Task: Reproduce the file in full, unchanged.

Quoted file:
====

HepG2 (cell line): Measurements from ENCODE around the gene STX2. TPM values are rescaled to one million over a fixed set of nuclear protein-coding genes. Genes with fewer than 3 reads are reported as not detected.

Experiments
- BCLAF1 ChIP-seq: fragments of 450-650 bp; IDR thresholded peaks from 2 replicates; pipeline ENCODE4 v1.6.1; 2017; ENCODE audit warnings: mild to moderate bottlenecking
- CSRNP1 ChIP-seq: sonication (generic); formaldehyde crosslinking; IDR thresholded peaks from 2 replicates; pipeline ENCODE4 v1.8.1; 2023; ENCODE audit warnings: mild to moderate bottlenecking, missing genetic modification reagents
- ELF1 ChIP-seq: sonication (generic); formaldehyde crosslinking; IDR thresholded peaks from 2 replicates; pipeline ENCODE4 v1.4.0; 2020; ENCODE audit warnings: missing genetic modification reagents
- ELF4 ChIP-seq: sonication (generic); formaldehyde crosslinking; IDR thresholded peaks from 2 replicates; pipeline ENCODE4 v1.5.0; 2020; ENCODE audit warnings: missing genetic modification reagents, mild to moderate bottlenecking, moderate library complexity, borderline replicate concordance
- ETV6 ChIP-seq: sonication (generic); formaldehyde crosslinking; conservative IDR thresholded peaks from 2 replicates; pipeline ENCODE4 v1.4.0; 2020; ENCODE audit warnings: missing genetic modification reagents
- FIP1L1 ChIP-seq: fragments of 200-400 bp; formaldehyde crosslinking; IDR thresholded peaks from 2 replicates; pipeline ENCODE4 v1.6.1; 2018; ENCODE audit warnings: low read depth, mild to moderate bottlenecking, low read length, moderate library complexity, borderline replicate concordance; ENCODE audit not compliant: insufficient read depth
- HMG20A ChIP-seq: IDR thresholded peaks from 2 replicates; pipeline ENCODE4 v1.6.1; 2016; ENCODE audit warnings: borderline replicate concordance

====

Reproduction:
HepG2 (cell line): Measurements from ENCODE around the gene STX2. TPM values are rescaled to one million over a fixed set of nuclear protein-coding genes. Genes with fewer than 3 reads are reported as not detected.

Experiments
- BCLAF1 ChIP-seq: fragments of 450-650 bp; IDR thresholded peaks from 2 replicates; pipeline ENCODE4 v1.6.1; 2017; ENCODE audit warnings: mild to moderate bottlenecking
- CSRNP1 ChIP-seq: sonication (generic); formaldehyde crosslinking; IDR thresholded peaks from 2 replicates; pipeline ENCODE4 v1.8.1; 2023; ENCODE audit warnings: mild to moderate bottlenecking, missing genetic modification reagents
- ELF1 ChIP-seq: sonication (generic); formaldehyde crosslinking; IDR thresholded peaks from 2 replicates; pipeline ENCODE4 v1.4.0; 2020; ENCODE audit warnings: missing genetic modification reagents
- ELF4 ChIP-seq: sonication (generic); formaldehyde crosslinking; IDR thresholded peaks from 2 replicates; pipeline ENCODE4 v1.5.0; 2020; ENCODE audit warnings: missing genetic modification reagents, mild to moderate bottlenecking, moderate library complexity, borderline replicate concordance
- ETV6 ChIP-seq: sonication (generic); formaldehyde crosslinking; conservative IDR thresholded peaks from 2 replicates; pipeline ENCODE4 v1.4.0; 2020; ENCODE audit warnings: missing genetic modification reagents
- FIP1L1 ChIP-seq: fragments of 200-400 bp; formaldehyde crosslinking; IDR thresholded peaks from 2 replicates; pipeline ENCODE4 v1.6.1; 2018; ENCODE audit warnings: low read depth, mild to moderate bottlenecking, low read length, moderate library complexity, borderline replicate concordance; ENCODE audit not compliant: insufficient read depth
- HMG20A ChIP-seq: IDR thresholded peaks from 2 replicates; pipeline ENCODE4 v1.6.1; 2016; ENCODE audit warnings: borderline replicate concordance